Case Western Reserve University School of Law, with a grant from the Ohio Attorney General’s Office, will launch a human trafficking law clinic in which students, under faculty supervision, will represent victims of human trafficking and sexual assault.
Professors Judith Lipton and Maureen Kenny will serve as co-directors of the Human Trafficking Project, which will provide legal services to survivors of human trafficking, and education and awareness to service providers, educators, students and the general public on this important issue.
“This is a wonderful opportunity for our students and the law school to take the lead in an area that is a growing legal, societal and humanitarian concern in Ohio, nationally and globally,” Lipton said. “Human trafficking is a $150 billion per year industry—the second-largest worldwide criminal industry behind drug trafficking.”
Lipton said the state grant will support the creation of a Human Trafficking Law Clinic. Meanwhile, the grant enables Case Western Reserve law students to immediately represent victims of human trafficking through the Criminal Justice Clinic.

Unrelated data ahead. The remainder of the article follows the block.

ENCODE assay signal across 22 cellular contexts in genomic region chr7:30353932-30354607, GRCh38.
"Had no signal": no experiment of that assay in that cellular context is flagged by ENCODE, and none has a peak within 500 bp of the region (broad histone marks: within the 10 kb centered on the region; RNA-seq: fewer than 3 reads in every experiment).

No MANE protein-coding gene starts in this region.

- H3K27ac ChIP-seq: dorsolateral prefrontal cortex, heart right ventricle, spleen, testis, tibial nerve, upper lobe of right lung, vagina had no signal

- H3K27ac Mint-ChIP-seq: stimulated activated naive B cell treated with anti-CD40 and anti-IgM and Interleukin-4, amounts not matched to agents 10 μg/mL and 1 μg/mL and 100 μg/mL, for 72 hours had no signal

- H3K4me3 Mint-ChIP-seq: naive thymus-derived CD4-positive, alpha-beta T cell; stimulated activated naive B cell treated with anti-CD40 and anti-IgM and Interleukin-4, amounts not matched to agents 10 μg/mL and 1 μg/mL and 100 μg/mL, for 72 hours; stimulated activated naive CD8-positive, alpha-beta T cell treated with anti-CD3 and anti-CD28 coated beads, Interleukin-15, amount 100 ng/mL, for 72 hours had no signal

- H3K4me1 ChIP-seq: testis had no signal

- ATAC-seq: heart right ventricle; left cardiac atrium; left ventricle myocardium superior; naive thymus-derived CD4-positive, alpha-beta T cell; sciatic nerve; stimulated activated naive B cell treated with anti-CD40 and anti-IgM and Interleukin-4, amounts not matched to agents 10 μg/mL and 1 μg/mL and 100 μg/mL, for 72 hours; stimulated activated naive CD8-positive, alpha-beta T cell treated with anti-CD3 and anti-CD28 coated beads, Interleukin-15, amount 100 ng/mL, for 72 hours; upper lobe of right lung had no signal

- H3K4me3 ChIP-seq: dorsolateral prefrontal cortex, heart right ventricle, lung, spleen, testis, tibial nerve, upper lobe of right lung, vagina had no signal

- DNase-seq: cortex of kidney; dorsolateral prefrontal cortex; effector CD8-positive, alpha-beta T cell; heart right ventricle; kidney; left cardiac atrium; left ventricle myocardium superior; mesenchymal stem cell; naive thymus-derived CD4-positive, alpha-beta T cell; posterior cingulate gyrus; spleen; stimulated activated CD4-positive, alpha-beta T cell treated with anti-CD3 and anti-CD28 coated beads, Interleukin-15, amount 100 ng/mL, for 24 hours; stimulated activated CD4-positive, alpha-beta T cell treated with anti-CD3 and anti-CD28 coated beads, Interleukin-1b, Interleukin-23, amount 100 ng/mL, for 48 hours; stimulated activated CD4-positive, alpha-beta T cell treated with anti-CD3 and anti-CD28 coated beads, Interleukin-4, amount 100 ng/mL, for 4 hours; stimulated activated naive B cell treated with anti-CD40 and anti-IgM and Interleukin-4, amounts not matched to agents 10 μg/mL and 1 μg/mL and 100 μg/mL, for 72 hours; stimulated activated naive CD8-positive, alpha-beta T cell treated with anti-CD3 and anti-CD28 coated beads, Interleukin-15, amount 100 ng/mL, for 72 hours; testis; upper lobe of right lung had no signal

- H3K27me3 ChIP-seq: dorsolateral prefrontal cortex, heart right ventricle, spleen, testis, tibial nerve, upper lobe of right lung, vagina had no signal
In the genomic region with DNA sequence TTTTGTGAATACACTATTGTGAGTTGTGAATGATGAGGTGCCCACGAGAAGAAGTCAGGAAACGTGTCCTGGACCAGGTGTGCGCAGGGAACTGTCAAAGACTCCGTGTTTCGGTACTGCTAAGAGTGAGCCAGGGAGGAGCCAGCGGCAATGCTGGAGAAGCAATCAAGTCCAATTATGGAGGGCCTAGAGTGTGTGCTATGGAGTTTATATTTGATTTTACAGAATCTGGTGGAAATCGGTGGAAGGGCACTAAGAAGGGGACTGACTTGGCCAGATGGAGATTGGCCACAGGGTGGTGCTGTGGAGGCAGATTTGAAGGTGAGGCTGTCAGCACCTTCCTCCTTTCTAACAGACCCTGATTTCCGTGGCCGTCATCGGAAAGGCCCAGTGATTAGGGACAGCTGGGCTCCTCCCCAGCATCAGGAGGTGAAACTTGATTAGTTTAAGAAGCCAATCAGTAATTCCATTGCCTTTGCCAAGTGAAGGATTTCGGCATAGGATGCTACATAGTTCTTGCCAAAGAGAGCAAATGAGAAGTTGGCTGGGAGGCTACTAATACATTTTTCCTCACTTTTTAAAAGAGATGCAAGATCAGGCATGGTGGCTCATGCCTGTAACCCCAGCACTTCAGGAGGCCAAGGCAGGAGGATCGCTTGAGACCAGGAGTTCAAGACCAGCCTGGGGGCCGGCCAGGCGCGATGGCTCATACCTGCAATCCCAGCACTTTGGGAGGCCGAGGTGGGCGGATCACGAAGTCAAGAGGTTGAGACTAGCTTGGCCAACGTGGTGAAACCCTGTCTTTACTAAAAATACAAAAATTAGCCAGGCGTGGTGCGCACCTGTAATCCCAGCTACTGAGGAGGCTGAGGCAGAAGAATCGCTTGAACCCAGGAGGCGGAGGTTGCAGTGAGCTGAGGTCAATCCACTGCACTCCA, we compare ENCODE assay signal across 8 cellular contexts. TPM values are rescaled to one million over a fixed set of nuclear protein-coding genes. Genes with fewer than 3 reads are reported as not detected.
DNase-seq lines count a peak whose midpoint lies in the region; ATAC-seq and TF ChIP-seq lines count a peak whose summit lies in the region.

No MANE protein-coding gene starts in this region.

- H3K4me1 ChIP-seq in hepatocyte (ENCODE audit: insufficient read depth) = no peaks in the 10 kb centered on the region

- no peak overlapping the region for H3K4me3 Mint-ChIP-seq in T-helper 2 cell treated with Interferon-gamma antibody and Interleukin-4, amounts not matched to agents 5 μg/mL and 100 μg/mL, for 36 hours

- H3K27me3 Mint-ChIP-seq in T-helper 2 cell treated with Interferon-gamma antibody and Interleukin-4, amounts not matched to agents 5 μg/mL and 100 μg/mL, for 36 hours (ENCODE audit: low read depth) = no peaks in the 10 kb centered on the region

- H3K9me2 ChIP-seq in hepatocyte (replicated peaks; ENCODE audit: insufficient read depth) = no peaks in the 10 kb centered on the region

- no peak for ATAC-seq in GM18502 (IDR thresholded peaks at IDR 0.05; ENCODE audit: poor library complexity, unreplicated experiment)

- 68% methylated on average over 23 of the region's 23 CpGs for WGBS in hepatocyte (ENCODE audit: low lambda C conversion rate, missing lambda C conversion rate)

Participating law students will:
Work with court personnel to identify victims of human trafficking.
Represent individuals in pending criminal charges related to their victimization.
Help seal records of criminal convictions related to victimization.
Help in court proceedings related to the prosecution of a human trafficker by providing information and support to victims serving as witnesses for the prosecution.
The grant also will help the law school prepare brochures and offer other educational information to increase awareness of the dimensions of human trafficking to law students, social service providers and the general public.
Ohio’s human trafficking grants are the result of a marked increase in federal Victims of Crime Act funding.
“We are so very pleased that the Attorney General’s Office has provided this grant enabling us to expand our services to support these survivors,” said law school Co-Deans Jessica Berg and Michael Scharf.
Traffickers practice coercion, fraud and force to victimize young people and adults of both genders, Kenny said.
Kenny also serves on the board of the Renee Jones Empowerment Center, a Cleveland social service agency that works with women and girls to rebuild their lives after exposure to poverty, homelessness, teen pregnancy, domestic violence and drug-abuse.
“The trafficker befriends vulnerable girls and gives them attention,” Kenny said. “The girls often are runaways, foster youth or those who come out of a detention center. The traffickers use girls for profit. It gets to a point where the women or girls don’t know any other way of living. It’s just what they do to survive.”